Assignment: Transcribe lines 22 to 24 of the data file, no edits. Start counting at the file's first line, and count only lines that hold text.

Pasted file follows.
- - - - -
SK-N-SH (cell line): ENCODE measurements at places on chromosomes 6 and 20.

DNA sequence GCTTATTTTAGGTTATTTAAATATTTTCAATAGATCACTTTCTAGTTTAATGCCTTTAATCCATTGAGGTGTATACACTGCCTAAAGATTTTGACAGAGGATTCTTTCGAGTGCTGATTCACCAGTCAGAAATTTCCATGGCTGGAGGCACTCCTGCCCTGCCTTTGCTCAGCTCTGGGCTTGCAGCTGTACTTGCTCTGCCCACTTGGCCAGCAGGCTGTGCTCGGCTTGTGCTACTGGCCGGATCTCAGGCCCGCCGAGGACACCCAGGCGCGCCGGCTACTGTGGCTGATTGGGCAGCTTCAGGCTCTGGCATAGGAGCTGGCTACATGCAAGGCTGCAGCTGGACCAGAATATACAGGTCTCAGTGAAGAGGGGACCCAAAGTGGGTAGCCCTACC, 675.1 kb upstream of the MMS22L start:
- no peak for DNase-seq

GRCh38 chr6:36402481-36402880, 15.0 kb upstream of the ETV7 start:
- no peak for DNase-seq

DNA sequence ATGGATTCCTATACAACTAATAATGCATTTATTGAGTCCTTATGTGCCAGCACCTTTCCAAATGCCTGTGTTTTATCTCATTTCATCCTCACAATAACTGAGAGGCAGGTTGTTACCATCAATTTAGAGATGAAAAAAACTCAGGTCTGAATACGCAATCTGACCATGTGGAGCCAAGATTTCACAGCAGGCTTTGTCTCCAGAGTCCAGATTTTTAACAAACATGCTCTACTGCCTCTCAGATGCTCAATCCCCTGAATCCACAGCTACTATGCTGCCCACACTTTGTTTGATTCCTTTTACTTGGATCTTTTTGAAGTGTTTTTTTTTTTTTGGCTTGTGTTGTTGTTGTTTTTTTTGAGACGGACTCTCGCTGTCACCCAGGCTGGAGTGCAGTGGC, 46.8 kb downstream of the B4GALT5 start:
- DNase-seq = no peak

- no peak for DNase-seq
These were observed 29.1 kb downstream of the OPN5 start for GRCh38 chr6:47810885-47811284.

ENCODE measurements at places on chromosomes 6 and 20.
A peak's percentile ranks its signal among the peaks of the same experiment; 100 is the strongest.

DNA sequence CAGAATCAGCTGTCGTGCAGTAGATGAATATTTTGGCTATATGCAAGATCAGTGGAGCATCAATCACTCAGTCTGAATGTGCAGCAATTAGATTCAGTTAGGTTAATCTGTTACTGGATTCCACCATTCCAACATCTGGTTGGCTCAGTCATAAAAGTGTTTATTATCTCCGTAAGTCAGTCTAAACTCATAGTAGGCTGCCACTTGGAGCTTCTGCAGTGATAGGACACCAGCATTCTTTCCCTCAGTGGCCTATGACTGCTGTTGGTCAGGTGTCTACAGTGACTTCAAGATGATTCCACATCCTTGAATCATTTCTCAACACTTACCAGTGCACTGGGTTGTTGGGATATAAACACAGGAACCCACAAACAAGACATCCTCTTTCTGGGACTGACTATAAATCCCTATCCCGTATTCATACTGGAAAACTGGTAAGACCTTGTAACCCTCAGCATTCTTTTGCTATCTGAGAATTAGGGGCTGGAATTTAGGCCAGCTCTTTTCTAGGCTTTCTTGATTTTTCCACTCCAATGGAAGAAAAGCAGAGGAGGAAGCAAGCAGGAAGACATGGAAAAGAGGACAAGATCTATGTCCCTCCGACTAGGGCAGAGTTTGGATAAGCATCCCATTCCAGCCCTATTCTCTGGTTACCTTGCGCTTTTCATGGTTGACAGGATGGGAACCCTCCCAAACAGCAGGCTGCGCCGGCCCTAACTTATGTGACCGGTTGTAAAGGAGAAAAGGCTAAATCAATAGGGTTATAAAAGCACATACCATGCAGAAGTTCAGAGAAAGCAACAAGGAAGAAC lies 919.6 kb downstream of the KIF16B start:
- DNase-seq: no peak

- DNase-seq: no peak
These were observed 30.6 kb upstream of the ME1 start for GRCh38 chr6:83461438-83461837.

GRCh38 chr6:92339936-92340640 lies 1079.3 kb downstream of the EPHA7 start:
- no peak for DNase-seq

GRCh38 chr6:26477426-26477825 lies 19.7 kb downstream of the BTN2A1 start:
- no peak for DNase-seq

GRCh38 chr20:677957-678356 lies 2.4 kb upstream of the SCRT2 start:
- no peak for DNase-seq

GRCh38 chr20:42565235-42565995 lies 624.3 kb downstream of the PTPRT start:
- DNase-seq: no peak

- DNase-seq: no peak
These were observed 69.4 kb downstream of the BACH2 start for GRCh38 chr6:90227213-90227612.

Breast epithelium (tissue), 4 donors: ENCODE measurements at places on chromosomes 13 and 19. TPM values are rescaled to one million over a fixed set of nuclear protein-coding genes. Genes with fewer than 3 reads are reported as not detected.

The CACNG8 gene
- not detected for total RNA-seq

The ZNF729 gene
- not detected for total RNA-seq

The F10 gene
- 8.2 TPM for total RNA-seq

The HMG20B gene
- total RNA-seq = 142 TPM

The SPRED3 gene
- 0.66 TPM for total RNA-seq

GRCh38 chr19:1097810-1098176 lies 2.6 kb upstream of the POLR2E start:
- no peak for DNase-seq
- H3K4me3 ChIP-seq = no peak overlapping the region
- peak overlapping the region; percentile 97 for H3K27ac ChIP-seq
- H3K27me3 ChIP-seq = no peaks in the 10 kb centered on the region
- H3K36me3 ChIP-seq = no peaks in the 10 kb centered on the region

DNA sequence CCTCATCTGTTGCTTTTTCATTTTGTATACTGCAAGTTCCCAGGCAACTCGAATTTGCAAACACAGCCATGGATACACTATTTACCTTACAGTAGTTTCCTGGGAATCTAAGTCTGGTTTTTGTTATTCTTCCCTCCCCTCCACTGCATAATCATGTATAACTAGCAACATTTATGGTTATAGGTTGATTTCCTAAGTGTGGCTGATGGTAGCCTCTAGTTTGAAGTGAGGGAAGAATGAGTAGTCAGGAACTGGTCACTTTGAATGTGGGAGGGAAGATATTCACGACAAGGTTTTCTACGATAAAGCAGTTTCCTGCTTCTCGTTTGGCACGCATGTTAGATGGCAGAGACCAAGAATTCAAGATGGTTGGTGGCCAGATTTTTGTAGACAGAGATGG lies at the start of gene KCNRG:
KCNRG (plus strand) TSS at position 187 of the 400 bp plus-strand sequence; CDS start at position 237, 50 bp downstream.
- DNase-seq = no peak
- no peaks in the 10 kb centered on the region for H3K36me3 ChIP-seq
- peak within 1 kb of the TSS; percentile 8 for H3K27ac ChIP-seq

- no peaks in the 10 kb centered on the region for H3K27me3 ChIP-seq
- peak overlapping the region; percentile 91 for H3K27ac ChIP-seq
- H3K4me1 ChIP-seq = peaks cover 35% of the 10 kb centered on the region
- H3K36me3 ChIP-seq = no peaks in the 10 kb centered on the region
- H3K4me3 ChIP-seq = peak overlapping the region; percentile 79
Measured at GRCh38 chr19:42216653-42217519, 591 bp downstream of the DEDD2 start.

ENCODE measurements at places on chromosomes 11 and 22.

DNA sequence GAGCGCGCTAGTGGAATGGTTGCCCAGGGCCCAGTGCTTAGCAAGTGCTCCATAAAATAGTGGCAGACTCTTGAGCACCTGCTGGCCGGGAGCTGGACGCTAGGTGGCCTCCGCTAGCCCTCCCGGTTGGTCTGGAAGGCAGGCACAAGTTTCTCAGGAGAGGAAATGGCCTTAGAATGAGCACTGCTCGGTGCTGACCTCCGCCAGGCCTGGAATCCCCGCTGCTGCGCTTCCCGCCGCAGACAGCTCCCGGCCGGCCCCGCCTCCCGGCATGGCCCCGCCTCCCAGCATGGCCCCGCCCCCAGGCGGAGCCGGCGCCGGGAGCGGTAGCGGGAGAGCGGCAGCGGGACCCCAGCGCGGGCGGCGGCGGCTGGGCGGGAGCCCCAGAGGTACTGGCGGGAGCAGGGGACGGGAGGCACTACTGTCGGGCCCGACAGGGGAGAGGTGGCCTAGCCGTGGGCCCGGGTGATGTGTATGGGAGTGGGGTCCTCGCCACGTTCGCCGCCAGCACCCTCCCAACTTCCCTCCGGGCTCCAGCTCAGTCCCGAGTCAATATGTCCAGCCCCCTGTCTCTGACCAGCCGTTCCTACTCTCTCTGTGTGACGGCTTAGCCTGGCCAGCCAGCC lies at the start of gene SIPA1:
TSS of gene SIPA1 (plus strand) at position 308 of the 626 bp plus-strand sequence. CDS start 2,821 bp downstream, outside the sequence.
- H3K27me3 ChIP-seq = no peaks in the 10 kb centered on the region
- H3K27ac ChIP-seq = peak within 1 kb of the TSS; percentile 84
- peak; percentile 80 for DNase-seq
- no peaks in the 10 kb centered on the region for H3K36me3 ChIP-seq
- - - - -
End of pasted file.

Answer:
GRCh38 chr20:42565235-42565995 lies 624.3 kb downstream of the PTPRT start:
- DNase-seq: no peak

- DNase-seq: no peak